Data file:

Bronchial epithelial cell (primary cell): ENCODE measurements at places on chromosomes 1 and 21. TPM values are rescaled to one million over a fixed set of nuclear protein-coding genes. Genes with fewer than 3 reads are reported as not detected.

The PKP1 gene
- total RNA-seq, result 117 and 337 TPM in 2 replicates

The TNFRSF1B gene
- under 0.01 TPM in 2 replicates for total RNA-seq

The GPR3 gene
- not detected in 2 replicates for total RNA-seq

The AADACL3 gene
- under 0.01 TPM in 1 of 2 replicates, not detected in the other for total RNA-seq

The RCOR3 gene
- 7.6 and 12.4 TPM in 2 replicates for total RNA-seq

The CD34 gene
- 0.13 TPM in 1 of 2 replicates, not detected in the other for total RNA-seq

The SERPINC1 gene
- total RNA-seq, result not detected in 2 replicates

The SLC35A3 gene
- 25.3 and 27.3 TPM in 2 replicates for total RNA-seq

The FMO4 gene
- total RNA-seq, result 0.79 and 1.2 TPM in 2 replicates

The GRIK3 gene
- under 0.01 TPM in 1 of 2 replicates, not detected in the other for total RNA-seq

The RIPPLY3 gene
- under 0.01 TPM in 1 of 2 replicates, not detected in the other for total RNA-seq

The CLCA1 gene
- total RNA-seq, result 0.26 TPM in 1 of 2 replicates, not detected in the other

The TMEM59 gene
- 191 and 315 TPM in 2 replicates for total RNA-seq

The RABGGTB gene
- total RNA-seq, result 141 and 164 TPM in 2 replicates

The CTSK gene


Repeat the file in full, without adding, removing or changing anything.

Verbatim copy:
Bronchial epithelial cell (primary cell): ENCODE measurements at places on chromosomes 1 and 21. TPM values are rescaled to one million over a fixed set of nuclear protein-coding genes. Genes with fewer than 3 reads are reported as not detected.

The PKP1 gene
- total RNA-seq, result 117 and 337 TPM in 2 replicates

The TNFRSF1B gene
- under 0.01 TPM in 2 replicates for total RNA-seq

The GPR3 gene
- not detected in 2 replicates for total RNA-seq

The AADACL3 gene
- under 0.01 TPM in 1 of 2 replicates, not detected in the other for total RNA-seq

The RCOR3 gene
- 7.6 and 12.4 TPM in 2 replicates for total RNA-seq

The CD34 gene
- 0.13 TPM in 1 of 2 replicates, not detected in the other for total RNA-seq

The SERPINC1 gene
- total RNA-seq, result not detected in 2 replicates

The SLC35A3 gene
- 25.3 and 27.3 TPM in 2 replicates for total RNA-seq

The FMO4 gene
- total RNA-seq, result 0.79 and 1.2 TPM in 2 replicates

The GRIK3 gene
- under 0.01 TPM in 1 of 2 replicates, not detected in the other for total RNA-seq

The RIPPLY3 gene
- under 0.01 TPM in 1 of 2 replicates, not detected in the other for total RNA-seq

The CLCA1 gene
- total RNA-seq, result 0.26 TPM in 1 of 2 replicates, not detected in the other

The TMEM59 gene
- 191 and 315 TPM in 2 replicates for total RNA-seq

The RABGGTB gene
- total RNA-seq, result 141 and 164 TPM in 2 replicates

The CTSK gene